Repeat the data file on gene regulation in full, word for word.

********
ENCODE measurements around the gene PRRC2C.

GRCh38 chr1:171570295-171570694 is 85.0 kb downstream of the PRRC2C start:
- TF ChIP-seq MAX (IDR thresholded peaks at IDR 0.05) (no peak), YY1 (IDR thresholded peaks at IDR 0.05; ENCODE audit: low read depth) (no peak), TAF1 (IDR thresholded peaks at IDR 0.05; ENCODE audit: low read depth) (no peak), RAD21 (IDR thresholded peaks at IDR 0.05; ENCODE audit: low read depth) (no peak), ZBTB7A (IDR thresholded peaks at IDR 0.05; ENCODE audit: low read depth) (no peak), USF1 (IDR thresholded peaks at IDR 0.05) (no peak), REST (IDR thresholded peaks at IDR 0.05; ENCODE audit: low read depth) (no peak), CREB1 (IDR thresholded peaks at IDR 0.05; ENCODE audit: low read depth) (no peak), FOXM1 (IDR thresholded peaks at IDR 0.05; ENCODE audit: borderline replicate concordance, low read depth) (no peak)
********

ENCODE measurements around the gene PRRC2C.

GRCh38 chr1:171570295-171570694 is 85.0 kb downstream of the PRRC2C start:
- TF ChIP-seq MAX (IDR thresholded peaks at IDR 0.05) (no peak), YY1 (IDR thresholded peaks at IDR 0.05; ENCODE audit: low read depth) (no peak), TAF1 (IDR thresholded peaks at IDR 0.05; ENCODE audit: low read depth) (no peak), RAD21 (IDR thresholded peaks at IDR 0.05; ENCODE audit: low read depth) (no peak), ZBTB7A (IDR thresholded peaks at IDR 0.05; ENCODE audit: low read depth) (no peak), USF1 (IDR thresholded peaks at IDR 0.05) (no peak), REST (IDR thresholded peaks at IDR 0.05; ENCODE audit: low read depth) (no peak), CREB1 (IDR thresholded peaks at IDR 0.05; ENCODE audit: low read depth) (no peak), FOXM1 (IDR thresholded peaks at IDR 0.05; ENCODE audit: borderline replicate concordance, low read depth) (no peak)